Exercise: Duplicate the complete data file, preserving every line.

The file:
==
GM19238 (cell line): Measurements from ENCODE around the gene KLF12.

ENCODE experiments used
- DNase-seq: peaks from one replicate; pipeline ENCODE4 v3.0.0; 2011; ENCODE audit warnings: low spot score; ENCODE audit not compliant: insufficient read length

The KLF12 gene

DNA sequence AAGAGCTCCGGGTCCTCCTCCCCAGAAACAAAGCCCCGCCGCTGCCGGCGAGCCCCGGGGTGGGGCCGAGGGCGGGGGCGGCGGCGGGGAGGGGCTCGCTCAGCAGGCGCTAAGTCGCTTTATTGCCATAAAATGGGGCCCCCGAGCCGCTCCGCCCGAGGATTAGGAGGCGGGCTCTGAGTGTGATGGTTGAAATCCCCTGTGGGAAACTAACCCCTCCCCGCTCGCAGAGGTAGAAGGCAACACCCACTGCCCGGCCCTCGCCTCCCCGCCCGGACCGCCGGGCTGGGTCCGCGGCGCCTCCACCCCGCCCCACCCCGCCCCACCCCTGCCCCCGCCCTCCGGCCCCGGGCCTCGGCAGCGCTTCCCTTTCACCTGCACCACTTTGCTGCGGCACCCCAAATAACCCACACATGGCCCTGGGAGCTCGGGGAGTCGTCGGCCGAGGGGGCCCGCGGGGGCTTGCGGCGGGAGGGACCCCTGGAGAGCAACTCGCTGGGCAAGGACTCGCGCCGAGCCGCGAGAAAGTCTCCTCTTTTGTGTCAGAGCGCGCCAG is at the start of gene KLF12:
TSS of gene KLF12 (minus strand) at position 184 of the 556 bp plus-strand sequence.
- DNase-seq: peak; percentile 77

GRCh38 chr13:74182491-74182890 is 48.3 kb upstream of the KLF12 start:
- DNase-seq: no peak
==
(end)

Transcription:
GM19238 (cell line): Measurements from ENCODE around the gene KLF12.

ENCODE experiments used
- DNase-seq: peaks from one replicate; pipeline ENCODE4 v3.0.0; 2011; ENCODE audit warnings: low spot score; ENCODE audit not compliant: insufficient read length

The KLF12 gene

DNA sequence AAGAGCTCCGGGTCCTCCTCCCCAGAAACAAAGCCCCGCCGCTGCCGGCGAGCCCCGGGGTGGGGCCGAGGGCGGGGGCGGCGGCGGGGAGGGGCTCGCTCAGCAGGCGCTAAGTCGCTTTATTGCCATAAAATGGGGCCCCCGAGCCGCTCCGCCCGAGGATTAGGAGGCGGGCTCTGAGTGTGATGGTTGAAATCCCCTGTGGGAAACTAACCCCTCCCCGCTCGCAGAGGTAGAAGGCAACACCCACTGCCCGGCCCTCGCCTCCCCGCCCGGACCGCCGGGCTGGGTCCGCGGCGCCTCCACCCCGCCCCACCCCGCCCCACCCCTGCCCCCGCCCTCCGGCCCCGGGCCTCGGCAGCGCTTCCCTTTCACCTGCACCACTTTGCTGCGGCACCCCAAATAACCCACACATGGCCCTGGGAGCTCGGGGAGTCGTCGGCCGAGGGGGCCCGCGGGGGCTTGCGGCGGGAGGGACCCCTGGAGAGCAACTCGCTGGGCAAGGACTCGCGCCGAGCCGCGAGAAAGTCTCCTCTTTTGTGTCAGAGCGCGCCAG is at the start of gene KLF12:
TSS of gene KLF12 (minus strand) at position 184 of the 556 bp plus-strand sequence.
- DNase-seq: peak; percentile 77

GRCh38 chr13:74182491-74182890 is 48.3 kb upstream of the KLF12 start:
- DNase-seq: no peak